Epoché: A Journal for the History of Philosophy 9 (2):335-344 (2005)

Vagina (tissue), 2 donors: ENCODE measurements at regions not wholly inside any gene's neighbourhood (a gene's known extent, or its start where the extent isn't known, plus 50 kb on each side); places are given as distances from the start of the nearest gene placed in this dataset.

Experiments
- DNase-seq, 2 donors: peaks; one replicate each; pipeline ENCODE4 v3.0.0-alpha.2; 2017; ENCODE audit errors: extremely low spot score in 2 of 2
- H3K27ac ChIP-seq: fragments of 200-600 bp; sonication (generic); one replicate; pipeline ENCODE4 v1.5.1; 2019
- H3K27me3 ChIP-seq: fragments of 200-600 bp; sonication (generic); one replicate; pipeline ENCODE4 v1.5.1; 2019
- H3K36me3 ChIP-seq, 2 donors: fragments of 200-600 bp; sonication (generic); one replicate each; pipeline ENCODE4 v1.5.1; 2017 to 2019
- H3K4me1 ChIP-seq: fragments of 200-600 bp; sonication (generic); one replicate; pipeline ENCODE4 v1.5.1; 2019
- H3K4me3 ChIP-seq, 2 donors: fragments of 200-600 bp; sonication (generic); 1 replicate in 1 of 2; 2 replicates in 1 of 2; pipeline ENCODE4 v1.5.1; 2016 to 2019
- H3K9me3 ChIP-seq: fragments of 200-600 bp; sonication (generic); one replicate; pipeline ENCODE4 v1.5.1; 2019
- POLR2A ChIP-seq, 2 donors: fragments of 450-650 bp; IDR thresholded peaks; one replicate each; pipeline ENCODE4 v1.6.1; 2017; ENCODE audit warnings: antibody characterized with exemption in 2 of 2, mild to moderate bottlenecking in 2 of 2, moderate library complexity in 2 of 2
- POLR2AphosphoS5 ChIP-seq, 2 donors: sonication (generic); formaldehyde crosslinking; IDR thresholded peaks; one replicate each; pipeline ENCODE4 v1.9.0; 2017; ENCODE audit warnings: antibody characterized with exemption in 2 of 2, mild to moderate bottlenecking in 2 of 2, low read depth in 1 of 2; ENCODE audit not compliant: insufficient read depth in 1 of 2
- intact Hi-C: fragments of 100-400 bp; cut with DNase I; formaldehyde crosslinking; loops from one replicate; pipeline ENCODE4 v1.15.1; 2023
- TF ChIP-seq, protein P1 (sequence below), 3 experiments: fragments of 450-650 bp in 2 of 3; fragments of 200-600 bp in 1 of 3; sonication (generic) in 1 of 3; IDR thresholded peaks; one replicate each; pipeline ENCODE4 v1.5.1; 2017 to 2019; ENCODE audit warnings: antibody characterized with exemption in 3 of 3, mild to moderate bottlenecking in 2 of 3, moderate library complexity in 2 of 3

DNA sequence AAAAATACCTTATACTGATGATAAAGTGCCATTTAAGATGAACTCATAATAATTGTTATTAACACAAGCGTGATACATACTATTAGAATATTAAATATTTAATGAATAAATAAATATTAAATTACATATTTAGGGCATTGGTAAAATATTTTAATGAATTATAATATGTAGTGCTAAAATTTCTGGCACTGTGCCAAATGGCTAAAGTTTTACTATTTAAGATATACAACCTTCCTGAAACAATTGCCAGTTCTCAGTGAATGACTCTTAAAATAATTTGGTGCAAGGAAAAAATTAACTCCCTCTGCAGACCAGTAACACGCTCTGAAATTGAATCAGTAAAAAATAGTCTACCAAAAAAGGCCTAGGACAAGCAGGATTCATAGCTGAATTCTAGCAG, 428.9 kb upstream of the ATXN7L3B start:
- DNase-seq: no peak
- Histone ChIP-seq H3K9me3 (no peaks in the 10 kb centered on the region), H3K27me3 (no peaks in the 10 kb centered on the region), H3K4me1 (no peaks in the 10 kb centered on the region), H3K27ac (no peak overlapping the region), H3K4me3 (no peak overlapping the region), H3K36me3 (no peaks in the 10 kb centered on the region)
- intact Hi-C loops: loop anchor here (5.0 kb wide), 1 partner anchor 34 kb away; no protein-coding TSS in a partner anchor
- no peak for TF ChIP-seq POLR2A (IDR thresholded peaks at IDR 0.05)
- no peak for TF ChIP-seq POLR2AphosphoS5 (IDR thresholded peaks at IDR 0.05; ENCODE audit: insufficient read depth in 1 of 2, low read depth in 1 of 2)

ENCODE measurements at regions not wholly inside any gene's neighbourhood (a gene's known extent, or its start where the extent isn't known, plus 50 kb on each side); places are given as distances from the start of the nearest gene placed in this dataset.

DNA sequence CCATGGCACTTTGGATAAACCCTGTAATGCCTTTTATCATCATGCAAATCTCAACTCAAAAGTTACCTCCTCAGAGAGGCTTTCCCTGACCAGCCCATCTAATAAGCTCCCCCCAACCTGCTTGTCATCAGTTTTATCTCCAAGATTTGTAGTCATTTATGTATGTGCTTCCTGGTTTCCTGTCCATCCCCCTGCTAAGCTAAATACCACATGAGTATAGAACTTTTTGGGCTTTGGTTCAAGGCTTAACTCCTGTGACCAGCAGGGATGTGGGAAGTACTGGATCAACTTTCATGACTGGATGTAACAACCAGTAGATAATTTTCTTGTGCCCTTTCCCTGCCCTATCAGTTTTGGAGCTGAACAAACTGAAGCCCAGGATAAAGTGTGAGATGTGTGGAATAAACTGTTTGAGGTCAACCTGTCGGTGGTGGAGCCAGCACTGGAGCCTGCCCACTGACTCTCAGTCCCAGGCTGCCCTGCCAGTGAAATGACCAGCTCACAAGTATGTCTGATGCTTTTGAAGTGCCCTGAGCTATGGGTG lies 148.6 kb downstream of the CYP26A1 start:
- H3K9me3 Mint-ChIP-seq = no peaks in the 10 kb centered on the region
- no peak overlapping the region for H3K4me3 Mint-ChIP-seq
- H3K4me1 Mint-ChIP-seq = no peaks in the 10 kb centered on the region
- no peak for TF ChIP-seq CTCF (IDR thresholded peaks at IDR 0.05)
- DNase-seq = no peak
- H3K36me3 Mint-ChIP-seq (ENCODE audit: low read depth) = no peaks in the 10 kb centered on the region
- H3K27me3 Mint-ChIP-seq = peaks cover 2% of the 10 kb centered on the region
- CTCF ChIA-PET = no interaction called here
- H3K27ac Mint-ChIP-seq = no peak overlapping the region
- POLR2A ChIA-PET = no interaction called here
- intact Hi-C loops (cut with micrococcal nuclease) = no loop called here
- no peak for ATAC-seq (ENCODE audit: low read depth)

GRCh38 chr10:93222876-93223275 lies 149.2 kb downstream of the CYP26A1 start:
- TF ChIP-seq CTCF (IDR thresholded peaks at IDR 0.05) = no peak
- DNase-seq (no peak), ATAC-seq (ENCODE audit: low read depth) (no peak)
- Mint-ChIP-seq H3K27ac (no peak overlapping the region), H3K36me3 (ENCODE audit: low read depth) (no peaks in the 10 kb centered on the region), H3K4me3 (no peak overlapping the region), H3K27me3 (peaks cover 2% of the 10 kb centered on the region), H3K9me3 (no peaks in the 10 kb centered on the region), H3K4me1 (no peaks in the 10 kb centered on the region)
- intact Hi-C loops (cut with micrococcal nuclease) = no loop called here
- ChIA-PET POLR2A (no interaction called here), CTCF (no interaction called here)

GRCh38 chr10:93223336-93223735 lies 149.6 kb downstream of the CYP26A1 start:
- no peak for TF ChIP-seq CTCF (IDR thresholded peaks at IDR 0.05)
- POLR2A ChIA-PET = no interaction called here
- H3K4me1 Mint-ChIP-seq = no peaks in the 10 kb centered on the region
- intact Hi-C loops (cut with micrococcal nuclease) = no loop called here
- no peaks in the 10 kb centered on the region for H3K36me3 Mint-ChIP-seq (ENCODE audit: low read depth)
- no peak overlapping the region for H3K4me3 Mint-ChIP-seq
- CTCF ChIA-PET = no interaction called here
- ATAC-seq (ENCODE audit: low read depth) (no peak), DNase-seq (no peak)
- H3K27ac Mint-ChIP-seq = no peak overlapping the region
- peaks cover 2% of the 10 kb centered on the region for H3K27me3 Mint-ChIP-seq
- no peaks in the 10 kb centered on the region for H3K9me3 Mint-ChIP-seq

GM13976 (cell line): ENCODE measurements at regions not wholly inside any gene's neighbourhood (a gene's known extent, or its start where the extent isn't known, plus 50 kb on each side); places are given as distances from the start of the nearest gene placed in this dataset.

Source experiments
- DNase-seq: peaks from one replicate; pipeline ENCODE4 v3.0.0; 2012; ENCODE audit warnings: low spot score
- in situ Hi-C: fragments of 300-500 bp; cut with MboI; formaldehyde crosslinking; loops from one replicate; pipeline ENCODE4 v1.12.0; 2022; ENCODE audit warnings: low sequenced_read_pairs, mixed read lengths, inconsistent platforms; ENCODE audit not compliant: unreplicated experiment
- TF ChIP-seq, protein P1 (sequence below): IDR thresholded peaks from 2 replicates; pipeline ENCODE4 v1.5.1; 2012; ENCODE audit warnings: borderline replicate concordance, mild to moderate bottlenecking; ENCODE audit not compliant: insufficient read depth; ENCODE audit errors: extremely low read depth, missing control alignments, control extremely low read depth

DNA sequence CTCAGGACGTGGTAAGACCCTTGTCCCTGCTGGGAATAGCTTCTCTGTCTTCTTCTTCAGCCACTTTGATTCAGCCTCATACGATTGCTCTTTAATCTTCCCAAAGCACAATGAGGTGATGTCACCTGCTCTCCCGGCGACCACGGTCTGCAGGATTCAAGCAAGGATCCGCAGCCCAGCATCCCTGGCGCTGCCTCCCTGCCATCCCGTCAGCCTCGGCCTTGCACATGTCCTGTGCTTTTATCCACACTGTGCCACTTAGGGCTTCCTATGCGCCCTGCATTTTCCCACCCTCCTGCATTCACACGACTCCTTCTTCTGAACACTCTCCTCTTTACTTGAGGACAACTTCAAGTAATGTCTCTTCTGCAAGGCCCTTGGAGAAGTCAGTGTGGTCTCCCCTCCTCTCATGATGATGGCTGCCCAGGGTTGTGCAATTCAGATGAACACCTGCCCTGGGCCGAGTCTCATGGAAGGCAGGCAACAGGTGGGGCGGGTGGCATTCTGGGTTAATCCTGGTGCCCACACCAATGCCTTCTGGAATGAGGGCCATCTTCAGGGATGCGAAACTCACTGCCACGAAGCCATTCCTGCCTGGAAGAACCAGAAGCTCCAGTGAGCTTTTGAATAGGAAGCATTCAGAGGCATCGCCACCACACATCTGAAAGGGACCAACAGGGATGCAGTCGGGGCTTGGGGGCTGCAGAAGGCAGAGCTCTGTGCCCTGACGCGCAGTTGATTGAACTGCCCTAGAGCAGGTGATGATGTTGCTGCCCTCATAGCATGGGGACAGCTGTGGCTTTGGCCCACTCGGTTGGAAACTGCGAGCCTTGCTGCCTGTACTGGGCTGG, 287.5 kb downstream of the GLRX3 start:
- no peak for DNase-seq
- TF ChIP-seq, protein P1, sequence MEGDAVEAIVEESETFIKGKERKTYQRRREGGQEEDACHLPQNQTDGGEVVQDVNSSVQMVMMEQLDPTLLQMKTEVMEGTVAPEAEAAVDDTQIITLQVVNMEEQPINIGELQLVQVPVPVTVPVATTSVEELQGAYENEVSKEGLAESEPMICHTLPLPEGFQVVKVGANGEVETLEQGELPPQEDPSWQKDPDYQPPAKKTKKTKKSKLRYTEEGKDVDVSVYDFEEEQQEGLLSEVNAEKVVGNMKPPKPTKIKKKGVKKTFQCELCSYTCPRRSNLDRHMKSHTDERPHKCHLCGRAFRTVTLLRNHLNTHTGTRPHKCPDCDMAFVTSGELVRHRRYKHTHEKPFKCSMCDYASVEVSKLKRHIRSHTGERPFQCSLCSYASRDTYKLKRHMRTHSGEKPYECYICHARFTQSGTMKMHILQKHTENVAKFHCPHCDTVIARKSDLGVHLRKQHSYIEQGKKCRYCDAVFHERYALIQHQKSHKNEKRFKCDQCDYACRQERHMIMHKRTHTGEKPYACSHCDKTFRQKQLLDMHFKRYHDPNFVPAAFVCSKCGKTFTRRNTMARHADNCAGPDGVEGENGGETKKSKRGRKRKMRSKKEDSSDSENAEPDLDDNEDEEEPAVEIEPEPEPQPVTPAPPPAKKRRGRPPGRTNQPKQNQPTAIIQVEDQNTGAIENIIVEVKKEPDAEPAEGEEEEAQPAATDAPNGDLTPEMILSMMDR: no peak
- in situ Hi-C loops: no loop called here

AbstractThis paper is concerned with the relationship between philosophy and rhetoric. It argues that philosophical claims are bound to language, and yet philosophy’sclaim to objective clarity is meaningless if language is radically perspectival. The paper attempts to show the limitations and possibilities that Platonic dialectics and Derridean deconstruction share in their respective approaches to the analysis of language and the relationship between speech and writing. The paper concludes that language is ambiguous, neither reducible to the relativism of sophistry nor to the essentialism of metaphysics. Against Derrida, the paper argues that without structure, voice is not language; it renders only inarticulate sounds. Yet in speaking, this structural aspect gets taken for granted and passed over. Only when language is established in writing is the possibility of voice first recognized.
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